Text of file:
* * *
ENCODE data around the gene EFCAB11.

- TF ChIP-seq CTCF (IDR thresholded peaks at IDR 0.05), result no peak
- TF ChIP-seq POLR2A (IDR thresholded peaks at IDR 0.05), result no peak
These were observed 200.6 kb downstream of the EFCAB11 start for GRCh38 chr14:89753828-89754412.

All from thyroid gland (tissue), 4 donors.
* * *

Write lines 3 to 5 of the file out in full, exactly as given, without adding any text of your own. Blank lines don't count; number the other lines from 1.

- TF ChIP-seq POLR2A (IDR thresholded peaks at IDR 0.05), result no peak
These were observed 200.6 kb downstream of the EFCAB11 start for GRCh38 chr14:89753828-89754412.

All from thyroid gland (tissue), 4 donors.